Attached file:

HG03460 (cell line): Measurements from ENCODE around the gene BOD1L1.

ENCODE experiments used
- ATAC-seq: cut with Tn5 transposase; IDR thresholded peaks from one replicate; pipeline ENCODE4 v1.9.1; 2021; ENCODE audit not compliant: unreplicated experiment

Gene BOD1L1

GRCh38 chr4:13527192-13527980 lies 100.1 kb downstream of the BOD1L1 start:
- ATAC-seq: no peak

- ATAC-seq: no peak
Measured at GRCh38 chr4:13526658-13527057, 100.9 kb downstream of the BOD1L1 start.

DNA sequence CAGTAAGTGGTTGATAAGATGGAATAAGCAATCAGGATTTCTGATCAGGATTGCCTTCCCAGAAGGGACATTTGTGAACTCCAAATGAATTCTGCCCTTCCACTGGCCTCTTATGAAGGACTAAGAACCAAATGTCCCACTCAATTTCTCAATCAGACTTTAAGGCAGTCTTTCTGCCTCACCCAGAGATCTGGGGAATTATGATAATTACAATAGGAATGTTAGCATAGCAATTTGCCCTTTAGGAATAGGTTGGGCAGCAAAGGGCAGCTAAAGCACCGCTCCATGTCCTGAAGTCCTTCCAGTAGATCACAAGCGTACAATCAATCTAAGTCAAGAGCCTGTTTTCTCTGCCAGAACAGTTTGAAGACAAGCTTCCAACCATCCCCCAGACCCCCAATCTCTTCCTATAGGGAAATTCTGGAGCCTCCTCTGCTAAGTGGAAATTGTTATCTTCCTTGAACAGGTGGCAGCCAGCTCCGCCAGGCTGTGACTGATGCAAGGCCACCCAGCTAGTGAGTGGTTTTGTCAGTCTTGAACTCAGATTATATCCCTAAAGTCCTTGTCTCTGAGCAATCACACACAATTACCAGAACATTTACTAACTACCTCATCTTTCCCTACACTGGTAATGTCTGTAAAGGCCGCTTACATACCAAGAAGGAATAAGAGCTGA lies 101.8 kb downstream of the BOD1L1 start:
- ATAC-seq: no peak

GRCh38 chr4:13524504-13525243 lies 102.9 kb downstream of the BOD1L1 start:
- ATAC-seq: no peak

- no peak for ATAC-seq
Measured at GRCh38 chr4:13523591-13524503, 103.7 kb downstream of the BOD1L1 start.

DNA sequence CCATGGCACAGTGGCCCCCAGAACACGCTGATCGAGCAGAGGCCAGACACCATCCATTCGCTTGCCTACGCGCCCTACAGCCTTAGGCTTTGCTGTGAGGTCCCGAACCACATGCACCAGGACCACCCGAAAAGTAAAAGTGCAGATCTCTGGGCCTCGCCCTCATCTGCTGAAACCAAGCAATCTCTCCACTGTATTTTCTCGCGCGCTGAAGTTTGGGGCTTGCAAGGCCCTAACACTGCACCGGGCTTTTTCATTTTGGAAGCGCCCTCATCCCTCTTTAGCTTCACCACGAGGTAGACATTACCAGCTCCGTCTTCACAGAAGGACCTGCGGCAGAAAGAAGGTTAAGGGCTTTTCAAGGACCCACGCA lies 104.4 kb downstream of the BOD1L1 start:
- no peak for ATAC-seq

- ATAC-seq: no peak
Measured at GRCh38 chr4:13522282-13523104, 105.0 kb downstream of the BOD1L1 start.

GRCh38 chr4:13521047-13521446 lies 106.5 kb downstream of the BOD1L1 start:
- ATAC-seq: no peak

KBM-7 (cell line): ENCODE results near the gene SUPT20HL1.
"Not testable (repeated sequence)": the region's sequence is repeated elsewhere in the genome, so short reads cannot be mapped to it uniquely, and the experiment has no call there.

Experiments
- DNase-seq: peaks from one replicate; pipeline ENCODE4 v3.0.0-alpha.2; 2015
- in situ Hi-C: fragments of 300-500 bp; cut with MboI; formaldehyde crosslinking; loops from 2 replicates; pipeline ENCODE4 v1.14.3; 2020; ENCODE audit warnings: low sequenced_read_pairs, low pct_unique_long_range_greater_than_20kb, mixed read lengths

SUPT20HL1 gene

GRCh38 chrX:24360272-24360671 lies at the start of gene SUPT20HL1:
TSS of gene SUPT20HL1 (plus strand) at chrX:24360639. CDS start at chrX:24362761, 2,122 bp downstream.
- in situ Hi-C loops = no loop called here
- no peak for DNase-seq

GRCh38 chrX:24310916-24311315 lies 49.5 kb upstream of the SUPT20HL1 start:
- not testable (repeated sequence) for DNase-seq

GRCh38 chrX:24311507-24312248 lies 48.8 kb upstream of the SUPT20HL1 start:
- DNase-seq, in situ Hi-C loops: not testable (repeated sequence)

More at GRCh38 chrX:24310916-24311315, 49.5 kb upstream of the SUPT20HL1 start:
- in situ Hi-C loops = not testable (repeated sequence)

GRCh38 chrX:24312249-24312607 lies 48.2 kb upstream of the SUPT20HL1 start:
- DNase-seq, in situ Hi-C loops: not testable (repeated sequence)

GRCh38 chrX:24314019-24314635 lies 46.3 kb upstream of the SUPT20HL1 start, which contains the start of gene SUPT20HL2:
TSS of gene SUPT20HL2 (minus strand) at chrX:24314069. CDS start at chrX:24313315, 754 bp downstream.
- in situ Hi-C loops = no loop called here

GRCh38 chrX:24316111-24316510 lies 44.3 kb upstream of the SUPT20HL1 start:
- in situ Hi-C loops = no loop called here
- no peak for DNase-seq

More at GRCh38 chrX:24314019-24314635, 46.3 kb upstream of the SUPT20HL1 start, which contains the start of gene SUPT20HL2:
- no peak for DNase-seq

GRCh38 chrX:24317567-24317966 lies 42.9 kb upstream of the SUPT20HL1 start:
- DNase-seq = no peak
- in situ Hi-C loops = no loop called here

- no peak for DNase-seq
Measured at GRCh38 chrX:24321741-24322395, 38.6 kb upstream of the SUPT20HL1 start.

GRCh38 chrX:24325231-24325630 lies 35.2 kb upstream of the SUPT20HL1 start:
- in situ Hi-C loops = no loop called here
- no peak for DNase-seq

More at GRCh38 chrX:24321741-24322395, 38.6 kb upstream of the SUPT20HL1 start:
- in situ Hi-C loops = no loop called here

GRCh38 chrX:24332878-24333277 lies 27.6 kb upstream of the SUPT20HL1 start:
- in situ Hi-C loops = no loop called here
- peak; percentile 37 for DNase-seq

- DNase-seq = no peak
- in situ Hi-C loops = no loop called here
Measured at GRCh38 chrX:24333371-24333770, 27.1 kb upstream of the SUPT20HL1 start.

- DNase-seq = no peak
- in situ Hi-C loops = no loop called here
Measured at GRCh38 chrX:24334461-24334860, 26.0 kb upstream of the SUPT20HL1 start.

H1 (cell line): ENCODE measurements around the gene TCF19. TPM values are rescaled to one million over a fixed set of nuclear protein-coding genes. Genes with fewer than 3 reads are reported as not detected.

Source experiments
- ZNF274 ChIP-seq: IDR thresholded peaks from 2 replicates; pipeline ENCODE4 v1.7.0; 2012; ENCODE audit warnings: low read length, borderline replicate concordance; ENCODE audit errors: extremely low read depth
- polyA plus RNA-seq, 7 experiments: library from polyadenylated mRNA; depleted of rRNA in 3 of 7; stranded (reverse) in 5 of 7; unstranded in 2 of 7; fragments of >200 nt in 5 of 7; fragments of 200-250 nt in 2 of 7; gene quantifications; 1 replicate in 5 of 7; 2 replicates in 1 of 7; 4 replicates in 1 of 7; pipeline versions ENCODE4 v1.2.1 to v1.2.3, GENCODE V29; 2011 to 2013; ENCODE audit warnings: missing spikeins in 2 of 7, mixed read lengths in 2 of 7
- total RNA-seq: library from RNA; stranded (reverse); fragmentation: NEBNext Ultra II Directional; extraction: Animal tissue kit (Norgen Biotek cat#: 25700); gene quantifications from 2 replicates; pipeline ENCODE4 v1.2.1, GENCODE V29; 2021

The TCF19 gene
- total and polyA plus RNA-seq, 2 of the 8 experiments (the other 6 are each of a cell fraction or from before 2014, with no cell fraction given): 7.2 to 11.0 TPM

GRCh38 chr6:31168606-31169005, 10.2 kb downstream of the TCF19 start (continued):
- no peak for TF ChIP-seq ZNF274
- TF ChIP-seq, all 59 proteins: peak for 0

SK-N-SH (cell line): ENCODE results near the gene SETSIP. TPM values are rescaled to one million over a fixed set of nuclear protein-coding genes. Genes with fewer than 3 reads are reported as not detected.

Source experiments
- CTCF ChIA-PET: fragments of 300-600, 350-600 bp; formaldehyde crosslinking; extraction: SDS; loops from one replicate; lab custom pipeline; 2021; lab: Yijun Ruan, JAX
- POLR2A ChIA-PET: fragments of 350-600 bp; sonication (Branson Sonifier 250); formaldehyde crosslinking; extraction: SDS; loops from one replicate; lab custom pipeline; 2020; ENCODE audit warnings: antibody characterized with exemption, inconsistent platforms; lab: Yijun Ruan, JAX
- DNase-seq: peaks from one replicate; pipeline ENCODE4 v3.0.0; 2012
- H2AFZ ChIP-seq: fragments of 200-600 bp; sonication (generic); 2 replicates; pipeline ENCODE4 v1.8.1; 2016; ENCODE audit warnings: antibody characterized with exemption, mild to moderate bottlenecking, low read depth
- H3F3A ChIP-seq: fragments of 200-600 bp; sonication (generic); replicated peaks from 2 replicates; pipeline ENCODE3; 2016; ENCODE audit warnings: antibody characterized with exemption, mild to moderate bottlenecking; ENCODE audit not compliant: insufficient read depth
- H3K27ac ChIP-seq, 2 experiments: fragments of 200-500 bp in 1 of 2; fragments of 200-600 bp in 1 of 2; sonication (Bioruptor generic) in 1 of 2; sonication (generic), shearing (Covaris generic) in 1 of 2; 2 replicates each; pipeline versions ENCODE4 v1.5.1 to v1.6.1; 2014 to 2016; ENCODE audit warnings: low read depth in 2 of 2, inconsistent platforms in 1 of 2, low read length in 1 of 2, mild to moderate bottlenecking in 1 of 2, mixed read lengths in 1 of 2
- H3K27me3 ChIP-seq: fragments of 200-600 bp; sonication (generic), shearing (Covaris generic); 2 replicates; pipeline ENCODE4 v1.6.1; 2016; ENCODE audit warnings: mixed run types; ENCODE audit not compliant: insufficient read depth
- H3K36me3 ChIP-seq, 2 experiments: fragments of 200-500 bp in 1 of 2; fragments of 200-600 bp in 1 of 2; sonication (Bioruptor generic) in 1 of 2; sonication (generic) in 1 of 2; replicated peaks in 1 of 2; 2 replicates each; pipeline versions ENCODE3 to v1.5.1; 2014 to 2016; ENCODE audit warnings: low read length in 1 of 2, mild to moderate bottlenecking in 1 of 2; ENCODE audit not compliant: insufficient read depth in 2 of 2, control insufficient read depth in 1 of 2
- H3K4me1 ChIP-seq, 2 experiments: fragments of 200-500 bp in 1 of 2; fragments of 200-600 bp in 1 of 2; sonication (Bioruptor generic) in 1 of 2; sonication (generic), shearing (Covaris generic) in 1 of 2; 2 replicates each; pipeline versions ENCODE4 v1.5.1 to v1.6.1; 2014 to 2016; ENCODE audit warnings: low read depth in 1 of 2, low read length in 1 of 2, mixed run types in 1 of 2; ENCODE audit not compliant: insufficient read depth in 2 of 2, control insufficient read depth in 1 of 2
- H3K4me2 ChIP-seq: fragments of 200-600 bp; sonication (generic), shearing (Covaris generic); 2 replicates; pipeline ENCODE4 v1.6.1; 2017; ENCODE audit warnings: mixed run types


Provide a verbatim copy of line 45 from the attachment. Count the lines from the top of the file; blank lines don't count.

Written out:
More at GRCh38 chrX:24314019-24314635, 46.3 kb upstream of the SUPT20HL1 start, which contains the start of gene SUPT20HL2: